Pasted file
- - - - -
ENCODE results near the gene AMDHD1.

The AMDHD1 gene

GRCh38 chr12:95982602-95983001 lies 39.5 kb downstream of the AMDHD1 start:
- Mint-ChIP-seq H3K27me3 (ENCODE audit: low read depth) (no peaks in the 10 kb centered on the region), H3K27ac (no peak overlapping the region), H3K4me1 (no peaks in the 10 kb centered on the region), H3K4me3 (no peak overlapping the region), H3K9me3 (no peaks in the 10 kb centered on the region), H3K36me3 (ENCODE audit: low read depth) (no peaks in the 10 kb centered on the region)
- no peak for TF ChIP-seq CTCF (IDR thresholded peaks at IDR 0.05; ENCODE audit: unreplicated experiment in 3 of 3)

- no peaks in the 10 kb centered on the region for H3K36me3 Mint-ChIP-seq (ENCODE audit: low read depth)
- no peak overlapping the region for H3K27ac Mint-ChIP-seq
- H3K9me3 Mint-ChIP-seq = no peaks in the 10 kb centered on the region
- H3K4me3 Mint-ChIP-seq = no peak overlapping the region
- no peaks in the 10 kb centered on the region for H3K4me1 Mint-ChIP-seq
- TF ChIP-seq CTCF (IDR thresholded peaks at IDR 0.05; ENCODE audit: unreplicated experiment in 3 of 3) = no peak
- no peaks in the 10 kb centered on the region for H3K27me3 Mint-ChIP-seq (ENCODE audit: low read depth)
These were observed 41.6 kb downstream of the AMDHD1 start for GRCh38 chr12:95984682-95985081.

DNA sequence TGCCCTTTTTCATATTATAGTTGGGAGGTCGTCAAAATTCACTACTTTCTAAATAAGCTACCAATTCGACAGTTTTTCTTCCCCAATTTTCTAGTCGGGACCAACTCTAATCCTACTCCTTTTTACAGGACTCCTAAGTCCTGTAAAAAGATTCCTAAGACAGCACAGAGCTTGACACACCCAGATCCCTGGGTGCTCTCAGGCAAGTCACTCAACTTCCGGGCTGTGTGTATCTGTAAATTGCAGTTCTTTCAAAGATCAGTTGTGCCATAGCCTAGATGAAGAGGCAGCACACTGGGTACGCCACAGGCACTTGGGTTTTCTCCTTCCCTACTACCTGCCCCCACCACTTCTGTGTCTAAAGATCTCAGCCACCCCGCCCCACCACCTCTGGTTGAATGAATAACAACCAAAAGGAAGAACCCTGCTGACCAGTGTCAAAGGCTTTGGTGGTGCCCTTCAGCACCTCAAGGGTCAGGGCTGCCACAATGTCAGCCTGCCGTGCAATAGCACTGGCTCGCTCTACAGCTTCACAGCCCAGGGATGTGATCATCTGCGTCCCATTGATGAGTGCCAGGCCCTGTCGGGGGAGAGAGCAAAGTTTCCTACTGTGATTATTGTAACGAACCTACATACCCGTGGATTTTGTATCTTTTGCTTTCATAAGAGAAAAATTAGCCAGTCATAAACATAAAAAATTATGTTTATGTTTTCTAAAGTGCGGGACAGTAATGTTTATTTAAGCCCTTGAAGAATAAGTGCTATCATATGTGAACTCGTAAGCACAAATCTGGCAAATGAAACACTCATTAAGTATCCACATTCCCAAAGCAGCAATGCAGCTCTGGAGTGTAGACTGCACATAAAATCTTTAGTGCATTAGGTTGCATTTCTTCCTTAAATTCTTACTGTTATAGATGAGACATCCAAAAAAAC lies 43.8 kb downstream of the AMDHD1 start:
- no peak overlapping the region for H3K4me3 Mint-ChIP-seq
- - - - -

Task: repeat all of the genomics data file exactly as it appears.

ENCODE results near the gene AMDHD1.

The AMDHD1 gene

GRCh38 chr12:95982602-95983001 lies 39.5 kb downstream of the AMDHD1 start:
- Mint-ChIP-seq H3K27me3 (ENCODE audit: low read depth) (no peaks in the 10 kb centered on the region), H3K27ac (no peak overlapping the region), H3K4me1 (no peaks in the 10 kb centered on the region), H3K4me3 (no peak overlapping the region), H3K9me3 (no peaks in the 10 kb centered on the region), H3K36me3 (ENCODE audit: low read depth) (no peaks in the 10 kb centered on the region)
- no peak for TF ChIP-seq CTCF (IDR thresholded peaks at IDR 0.05; ENCODE audit: unreplicated experiment in 3 of 3)

- no peaks in the 10 kb centered on the region for H3K36me3 Mint-ChIP-seq (ENCODE audit: low read depth)
- no peak overlapping the region for H3K27ac Mint-ChIP-seq
- H3K9me3 Mint-ChIP-seq = no peaks in the 10 kb centered on the region
- H3K4me3 Mint-ChIP-seq = no peak overlapping the region
- no peaks in the 10 kb centered on the region for H3K4me1 Mint-ChIP-seq
- TF ChIP-seq CTCF (IDR thresholded peaks at IDR 0.05; ENCODE audit: unreplicated experiment in 3 of 3) = no peak
- no peaks in the 10 kb centered on the region for H3K27me3 Mint-ChIP-seq (ENCODE audit: low read depth)
These were observed 41.6 kb downstream of the AMDHD1 start for GRCh38 chr12:95984682-95985081.

DNA sequence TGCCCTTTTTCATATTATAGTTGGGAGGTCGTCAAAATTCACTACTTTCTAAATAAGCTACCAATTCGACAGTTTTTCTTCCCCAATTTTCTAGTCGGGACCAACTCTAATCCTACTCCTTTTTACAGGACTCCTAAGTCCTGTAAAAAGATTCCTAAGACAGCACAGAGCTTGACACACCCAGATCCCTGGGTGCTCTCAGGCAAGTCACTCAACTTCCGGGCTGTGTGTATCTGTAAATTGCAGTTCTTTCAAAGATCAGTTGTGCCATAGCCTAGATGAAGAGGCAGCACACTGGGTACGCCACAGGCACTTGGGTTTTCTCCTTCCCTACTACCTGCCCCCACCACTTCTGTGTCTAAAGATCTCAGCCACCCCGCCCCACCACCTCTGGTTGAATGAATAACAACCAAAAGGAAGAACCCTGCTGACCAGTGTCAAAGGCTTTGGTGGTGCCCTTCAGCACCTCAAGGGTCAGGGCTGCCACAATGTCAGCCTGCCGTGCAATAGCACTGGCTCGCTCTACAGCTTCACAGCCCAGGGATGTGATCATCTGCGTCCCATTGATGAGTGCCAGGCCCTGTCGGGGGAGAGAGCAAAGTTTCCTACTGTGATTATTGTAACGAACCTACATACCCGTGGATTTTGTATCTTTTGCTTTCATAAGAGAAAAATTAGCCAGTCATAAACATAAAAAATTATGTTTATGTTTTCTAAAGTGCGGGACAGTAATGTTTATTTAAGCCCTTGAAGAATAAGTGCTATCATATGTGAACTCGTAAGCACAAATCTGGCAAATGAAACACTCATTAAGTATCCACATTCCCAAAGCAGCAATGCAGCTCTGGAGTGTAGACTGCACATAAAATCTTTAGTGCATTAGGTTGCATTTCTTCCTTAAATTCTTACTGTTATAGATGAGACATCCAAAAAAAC lies 43.8 kb downstream of the AMDHD1 start:
- no peak overlapping the region for H3K4me3 Mint-ChIP-seq